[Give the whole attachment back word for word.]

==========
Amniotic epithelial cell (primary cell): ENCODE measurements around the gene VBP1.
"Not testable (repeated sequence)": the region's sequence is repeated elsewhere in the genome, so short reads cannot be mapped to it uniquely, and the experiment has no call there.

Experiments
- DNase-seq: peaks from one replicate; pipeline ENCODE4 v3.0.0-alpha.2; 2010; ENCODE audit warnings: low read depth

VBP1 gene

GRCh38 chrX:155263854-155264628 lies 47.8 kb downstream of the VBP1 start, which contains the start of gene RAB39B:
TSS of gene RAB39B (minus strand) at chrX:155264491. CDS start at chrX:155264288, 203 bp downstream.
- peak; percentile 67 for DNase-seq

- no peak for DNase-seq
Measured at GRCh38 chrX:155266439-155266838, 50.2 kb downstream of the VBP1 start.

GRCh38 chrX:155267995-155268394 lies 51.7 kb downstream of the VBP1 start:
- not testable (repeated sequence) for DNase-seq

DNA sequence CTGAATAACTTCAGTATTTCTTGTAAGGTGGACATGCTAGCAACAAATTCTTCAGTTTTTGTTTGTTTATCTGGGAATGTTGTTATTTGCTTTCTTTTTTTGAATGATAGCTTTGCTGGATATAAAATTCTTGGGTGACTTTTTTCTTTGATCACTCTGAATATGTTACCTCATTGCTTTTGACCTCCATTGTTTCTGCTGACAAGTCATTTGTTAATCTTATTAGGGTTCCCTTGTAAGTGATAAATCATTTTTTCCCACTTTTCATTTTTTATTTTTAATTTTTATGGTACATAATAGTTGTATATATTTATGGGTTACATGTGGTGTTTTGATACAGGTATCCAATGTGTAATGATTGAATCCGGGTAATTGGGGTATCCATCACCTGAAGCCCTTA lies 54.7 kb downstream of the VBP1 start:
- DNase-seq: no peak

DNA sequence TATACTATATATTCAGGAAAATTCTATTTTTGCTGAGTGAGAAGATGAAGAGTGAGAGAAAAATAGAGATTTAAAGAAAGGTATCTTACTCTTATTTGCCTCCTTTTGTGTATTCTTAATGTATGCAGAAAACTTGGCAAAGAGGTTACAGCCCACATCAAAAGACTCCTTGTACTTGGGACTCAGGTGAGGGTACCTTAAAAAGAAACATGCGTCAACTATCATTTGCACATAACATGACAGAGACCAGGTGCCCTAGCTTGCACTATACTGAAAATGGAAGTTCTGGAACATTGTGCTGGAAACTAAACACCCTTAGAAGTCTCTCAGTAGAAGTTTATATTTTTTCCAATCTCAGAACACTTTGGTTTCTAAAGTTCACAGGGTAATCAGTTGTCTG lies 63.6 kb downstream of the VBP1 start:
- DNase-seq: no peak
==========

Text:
Amniotic epithelial cell (primary cell): ENCODE measurements around the gene VBP1.
"Not testable (repeated sequence)": the region's sequence is repeated elsewhere in the genome, so short reads cannot be mapped to it uniquely, and the experiment has no call there.

Experiments
- DNase-seq: peaks from one replicate; pipeline ENCODE4 v3.0.0-alpha.2; 2010; ENCODE audit warnings: low read depth

VBP1 gene

GRCh38 chrX:155263854-155264628 lies 47.8 kb downstream of the VBP1 start, which contains the start of gene RAB39B:
TSS of gene RAB39B (minus strand) at chrX:155264491. CDS start at chrX:155264288, 203 bp downstream.
- peak; percentile 67 for DNase-seq

- no peak for DNase-seq
Measured at GRCh38 chrX:155266439-155266838, 50.2 kb downstream of the VBP1 start.

GRCh38 chrX:155267995-155268394 lies 51.7 kb downstream of the VBP1 start:
- not testable (repeated sequence) for DNase-seq

DNA sequence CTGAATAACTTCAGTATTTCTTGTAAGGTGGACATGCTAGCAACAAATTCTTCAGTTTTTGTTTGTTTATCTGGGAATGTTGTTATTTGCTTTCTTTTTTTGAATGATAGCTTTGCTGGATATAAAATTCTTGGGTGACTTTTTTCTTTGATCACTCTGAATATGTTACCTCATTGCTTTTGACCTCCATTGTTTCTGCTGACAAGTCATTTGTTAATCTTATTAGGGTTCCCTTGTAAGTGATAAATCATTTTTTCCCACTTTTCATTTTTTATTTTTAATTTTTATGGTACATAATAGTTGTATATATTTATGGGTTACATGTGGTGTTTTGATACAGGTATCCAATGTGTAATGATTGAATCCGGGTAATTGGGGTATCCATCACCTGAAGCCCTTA lies 54.7 kb downstream of the VBP1 start:
- DNase-seq: no peak

DNA sequence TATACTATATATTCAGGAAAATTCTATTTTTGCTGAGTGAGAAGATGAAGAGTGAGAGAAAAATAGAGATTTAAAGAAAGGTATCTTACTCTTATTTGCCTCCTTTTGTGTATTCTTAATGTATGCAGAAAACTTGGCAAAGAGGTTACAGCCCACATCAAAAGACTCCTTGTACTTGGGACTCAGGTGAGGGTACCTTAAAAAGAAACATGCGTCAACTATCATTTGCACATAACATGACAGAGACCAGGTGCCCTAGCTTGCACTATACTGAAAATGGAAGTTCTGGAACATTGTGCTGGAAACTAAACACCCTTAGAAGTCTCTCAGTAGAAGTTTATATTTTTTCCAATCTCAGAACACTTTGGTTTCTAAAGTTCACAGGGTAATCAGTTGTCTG lies 63.6 kb downstream of the VBP1 start:
- DNase-seq: no peak